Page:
The classical definition of an ice plain (e.g. Reference Alley, Blankenship, Rooney and BentleyAlley and others, 1989; Reference Bindschadler, Vornberger, King and PadmanBindschadler and others, 2003) includes the common elements 1 and 2 above, plus the qualification that the region must be ‘lightly grounded’. This definition is appropriate for the Whillans Ice Plain and the ice plains on Institute Ice Stream and Pine Island Glacier.
Based on the analyses presented above, we propose a revised classification of ice plains that shares the common elements 1 and 2 mentioned above, but differs by extending the ‘lightly grounded’ criterion to include regions subject to ephemeral grounding, or whose degree of grounding varies over the tidal cycle. Specifically, this would include ice plains where the limit of tidal flexure migrates rapidly with the tide (e.g. the location of point F for ICESat track 411 on Bungenstockrücken varies by almost 10 km with the semidiurnal tides of this region; Fig. 6b). Bungenstockrücken Ice Plain is narrow (∼10 km normal to the GL; Fig. 4); the ephemerally grounded zone on Möllereisstrom (between F1 and F2 in Fig. 5) is up to 5 km wide, normal to the GZ; and there is evidence of a ∼2 km migration of point F on Institute Ice Plain (Fig. 6a). While these length scales are small, 1–10 km, the timescale at which point F migrates is short (-6 hours; half the dominant semidiurnal tidal period), illustrating the highly dynamic and sensitive nature of the GZ in regions of low bedrock slope.
An ice plain like Bungenstockrücken that experiences ephemeral grounding over a significant fraction of its area may constitute the transition between a ‘lightly grounded’ ice plain and ice that has become freely floating due to recent ice-sheet thinning, which leads to retreat in the position of the GL. Similar ephemeral grounding has been observed on Thwaites Glacier (Reference Schmeltz, Rignot and MacAyealSchmeltz and others, 2001), where InSAR analysis revealed that an ice rise transitioned from fully grounded to freely floating in ∼4 years; this was attributed to rapid ice-shelf thinning. In addition, an ice rumple, observed in 1973 Landsat imagery of the ice shelf of Pine Island Glacier, had completely disappeared by 1982, as the ice shelf thinned dramatically in the intervening time (Reference JenkinsJenkins and others, 2010).
The ice plain downstream of Möllereisstrom has the common elements 1 and 2, but is distinct from Institute and Bungenstockrücken ice plains because a significant area of the adjacent floating ice has undulating surface topography that is more typical of grounded ice. The surface undulations of the relict ice plain compared to the surface undulations on the part of the ice plain that is experiencing ephemeral grounding suggest that the relict ice plain of the Möllereisstrom GZ has only recently become fully floating and has not yet had time to viscously conform to the removal of basal shear stress and hydrostatic balance. This recent change in flotation state could be due to local ice-shelf thinning, which is suggested by radar altimeter surface elevation change results (Reference ZwallyZwally and others, 2005).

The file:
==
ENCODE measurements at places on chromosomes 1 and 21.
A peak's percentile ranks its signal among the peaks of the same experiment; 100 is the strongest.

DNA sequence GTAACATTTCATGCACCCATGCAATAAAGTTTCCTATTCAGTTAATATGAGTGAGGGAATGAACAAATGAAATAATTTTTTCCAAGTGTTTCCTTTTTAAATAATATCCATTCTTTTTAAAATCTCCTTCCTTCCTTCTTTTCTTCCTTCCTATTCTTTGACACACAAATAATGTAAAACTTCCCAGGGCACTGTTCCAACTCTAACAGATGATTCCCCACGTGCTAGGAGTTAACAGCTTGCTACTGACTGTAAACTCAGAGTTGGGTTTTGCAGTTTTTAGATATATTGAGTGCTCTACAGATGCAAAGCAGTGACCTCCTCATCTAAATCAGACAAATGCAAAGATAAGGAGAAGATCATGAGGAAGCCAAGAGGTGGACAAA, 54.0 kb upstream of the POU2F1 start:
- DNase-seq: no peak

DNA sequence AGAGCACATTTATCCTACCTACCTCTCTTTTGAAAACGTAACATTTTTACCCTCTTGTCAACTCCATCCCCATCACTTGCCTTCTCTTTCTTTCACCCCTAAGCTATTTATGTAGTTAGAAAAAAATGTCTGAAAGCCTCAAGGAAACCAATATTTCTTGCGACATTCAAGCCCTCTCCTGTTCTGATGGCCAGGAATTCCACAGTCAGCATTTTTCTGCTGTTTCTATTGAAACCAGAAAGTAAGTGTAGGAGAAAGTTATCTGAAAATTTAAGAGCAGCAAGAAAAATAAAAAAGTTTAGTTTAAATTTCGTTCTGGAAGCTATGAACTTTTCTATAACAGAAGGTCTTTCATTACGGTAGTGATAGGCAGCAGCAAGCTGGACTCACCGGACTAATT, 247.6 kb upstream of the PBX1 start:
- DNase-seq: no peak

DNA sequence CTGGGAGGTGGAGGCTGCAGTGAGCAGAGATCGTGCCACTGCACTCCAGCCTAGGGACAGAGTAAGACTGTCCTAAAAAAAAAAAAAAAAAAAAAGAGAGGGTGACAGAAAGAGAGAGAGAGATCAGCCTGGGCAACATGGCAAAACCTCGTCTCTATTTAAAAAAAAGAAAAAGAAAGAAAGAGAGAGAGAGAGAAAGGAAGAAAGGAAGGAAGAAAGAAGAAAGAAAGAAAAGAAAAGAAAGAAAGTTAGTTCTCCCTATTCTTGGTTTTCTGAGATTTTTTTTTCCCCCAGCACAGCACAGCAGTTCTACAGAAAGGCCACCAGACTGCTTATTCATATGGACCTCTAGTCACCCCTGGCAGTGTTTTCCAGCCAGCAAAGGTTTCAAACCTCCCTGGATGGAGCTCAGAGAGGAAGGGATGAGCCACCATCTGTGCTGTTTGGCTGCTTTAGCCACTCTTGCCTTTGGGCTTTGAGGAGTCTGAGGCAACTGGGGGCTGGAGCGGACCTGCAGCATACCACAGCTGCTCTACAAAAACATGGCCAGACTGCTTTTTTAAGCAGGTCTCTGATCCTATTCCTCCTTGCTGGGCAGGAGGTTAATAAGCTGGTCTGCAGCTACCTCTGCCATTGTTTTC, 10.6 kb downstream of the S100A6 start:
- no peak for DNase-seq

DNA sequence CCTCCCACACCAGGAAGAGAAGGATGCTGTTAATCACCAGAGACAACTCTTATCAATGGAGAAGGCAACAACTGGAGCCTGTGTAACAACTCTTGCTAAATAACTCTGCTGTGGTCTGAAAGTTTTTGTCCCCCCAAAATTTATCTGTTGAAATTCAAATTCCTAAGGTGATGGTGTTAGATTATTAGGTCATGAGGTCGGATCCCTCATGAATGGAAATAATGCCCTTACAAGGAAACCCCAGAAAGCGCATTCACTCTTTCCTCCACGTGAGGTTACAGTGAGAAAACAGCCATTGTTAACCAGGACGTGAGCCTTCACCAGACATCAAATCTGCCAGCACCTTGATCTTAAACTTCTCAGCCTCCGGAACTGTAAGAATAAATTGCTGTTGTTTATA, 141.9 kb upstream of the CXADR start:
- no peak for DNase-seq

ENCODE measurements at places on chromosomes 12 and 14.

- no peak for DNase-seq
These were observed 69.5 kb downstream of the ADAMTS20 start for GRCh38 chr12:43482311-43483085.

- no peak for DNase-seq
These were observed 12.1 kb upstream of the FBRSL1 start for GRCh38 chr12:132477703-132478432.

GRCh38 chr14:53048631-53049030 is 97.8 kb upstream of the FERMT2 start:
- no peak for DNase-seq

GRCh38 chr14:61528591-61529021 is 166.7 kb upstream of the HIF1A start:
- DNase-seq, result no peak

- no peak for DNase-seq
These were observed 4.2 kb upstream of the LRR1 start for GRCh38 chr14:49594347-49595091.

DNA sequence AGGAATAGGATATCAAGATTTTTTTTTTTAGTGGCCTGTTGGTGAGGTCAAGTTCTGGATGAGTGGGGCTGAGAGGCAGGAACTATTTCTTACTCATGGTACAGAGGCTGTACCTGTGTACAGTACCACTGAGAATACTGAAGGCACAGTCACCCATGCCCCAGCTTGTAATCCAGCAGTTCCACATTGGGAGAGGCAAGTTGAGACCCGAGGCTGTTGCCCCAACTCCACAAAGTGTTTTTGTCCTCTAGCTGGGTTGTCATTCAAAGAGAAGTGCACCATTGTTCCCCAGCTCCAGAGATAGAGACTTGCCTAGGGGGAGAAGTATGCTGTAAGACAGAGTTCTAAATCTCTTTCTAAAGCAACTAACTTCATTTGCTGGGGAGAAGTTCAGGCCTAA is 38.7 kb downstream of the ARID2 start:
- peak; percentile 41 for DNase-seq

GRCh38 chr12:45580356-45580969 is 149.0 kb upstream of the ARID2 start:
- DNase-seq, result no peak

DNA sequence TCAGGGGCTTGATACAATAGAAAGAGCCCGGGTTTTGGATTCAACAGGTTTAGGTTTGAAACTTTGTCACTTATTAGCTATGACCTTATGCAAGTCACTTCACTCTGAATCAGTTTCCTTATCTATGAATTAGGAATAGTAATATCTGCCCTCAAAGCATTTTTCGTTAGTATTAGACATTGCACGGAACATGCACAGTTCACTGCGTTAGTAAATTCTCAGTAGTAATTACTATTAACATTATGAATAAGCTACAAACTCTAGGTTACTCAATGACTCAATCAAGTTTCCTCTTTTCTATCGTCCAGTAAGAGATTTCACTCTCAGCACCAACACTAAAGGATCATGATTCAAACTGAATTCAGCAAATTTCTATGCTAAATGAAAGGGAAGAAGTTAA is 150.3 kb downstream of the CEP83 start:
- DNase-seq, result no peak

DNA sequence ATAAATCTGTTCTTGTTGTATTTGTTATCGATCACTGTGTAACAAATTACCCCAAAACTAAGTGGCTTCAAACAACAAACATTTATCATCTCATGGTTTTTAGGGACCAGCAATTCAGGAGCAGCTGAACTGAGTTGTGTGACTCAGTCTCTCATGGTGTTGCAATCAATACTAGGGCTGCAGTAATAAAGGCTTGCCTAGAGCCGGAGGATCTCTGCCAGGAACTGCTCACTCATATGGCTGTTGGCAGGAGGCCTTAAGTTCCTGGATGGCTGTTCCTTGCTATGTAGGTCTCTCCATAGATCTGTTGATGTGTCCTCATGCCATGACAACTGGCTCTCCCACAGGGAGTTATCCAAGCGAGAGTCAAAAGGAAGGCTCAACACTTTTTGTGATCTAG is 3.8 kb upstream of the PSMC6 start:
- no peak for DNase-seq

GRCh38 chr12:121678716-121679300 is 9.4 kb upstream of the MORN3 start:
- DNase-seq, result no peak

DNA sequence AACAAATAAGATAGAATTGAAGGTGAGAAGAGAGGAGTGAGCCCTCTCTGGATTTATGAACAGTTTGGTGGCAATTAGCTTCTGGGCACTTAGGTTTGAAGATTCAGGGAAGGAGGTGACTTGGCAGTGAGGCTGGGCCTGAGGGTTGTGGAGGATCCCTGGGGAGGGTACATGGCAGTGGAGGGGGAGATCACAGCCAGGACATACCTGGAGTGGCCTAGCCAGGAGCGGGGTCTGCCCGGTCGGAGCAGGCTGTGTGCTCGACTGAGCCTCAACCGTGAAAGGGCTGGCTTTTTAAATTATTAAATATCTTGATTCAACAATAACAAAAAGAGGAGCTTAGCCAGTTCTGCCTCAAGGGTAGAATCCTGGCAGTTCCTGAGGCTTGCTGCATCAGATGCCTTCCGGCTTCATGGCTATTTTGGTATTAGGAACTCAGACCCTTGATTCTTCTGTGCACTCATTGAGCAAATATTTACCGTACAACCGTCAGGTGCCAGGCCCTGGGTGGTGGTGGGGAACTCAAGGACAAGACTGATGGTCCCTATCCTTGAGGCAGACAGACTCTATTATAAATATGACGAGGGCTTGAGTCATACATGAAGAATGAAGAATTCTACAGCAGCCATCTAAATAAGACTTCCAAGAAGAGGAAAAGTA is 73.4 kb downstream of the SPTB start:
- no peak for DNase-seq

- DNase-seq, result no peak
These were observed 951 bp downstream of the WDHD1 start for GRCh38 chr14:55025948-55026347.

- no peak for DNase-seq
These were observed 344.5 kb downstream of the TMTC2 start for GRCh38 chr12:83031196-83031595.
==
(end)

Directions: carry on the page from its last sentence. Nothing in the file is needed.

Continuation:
We propose that the three types of ice plain described above represent three different stages of evolution experienced by an ice plain as the ice sheet near the GZ thins over time. With sufficiently thick ice, the ice plain is relatively well grounded so that short-timescale fluctuations in sea level (e.g. due to tides) have no significant impact on the grounded ice (Fig. 7a). As the ice thins, some portion of the ice plain becomes responsive to fluctuations in sea level; this region will become a band of ephemeral grounding provided that the basal slope is sufficiently small to support significant migration of the GL (Fig. 7b). The contribution of this band to the overall dynamics of the ice-sheet system presumably depends on the basal shear stress and the portion of the ice plain that is uplifted over the course of the tidal cycle.